Asking the children to draw pictures of their families was a great way to help me learn about them. One thing that stood out to me was when a little boy told me that he had three fathers. Coming from San Francisco, I would have assumed that two fathers were same-sex parents, however, when I inquired about the third, the teacher explained to me that they consider grandfathers as fathers as well.


Hello, I’m Baaaaack!

What a wonderful feeling to be back!!

South Africa stole my heart in 2018. My experiences in the township last year are irreplaceable. That is what makes this trip all the more exciting!

This year I am reassigned to the same crèches from last year: In His Footsteps & Overcome Educare. Being back felt as if I had never left. Most of the children who I worked with last year were still there! We all recognized each other and saying hello filled my heart with so much love!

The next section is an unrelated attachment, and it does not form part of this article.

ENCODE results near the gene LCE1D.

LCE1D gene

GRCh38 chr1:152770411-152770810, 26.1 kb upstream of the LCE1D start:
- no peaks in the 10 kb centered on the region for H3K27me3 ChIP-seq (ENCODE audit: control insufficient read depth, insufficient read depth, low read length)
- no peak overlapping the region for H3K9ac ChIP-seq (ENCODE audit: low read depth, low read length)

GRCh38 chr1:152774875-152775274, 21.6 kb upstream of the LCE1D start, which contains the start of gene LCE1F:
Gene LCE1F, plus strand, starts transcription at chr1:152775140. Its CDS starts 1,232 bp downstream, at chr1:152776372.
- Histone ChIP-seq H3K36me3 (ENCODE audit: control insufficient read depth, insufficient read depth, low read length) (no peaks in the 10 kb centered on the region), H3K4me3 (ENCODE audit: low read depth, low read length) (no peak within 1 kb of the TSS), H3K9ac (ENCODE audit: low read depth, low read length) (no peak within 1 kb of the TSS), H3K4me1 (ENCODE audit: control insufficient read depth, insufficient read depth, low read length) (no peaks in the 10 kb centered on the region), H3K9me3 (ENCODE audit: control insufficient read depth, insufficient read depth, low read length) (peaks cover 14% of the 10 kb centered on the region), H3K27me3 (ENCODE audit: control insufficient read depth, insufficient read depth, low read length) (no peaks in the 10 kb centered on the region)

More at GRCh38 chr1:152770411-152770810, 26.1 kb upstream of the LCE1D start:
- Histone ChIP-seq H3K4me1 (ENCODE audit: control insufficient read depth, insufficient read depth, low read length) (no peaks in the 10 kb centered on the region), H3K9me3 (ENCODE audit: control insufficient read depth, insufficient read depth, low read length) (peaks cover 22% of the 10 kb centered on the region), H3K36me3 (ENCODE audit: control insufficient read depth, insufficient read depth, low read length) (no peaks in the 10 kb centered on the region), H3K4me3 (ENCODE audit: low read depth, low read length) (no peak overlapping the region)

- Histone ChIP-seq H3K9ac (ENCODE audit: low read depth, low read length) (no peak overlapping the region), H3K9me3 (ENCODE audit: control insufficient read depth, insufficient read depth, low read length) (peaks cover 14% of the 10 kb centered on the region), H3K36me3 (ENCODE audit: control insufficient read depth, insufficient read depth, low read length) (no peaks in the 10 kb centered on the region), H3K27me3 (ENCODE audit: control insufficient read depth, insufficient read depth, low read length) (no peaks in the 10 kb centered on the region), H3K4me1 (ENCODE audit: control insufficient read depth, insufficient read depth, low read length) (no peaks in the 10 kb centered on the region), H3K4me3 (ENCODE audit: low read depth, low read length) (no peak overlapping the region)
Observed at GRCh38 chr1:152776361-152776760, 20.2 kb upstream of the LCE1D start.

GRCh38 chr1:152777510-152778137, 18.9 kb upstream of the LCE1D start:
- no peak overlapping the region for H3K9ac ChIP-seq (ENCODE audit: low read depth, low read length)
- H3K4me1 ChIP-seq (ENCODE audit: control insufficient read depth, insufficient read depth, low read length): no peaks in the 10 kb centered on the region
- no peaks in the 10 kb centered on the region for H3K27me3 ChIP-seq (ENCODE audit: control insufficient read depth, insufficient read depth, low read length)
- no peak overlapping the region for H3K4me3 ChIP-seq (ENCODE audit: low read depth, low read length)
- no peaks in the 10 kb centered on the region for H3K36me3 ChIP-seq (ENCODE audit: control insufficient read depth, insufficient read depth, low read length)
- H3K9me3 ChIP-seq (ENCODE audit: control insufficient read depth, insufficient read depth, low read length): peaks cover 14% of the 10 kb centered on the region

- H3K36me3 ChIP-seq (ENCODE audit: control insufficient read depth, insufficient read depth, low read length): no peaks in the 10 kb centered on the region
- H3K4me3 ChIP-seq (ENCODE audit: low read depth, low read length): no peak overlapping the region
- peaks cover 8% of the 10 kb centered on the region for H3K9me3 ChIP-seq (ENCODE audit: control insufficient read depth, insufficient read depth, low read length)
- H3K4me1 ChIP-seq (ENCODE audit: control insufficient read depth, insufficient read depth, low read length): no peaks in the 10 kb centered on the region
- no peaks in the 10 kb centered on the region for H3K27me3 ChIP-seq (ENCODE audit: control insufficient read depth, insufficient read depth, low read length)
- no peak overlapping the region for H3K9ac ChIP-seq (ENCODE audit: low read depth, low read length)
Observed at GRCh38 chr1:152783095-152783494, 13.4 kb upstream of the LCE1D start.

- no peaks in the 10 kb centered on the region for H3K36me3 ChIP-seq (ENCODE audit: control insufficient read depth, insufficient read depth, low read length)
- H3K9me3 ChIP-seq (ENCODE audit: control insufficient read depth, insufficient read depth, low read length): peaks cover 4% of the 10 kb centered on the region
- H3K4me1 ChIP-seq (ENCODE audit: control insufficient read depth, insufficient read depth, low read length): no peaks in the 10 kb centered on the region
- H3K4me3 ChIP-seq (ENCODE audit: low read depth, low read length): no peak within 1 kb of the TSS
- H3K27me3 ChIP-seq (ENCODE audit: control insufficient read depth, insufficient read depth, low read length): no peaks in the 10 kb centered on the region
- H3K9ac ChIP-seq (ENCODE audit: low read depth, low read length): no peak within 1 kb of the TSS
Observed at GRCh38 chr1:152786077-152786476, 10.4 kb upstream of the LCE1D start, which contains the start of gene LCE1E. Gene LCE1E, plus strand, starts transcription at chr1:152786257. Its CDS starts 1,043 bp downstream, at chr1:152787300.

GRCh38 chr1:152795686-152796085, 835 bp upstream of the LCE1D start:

In His Footsteps has come a long way since last year. They have redone their crèche and have added another classroom. The teachers seem to work very well together. It was mentioned that Candice, the principal, had been an amazing and collaborative leader. That is so vital in the universal challenge of teacher retention with in early education.

On the first day in the crèche I saw teacher Wendy using a group deep breathing technique to calm the children before morning ring. Once we were able to sit together during nap time, I shared my work with mindfulness and stillness that I have been implementing  in my own classroom. I told her how impressive it was watching the children calm their bodies with deep breathing. Her connection with all 25 children is incredible. She is able to make every child be seen and an individual despite the large ratios. I am so excited to see where these next two months take us. I have so much to learn from Wendy!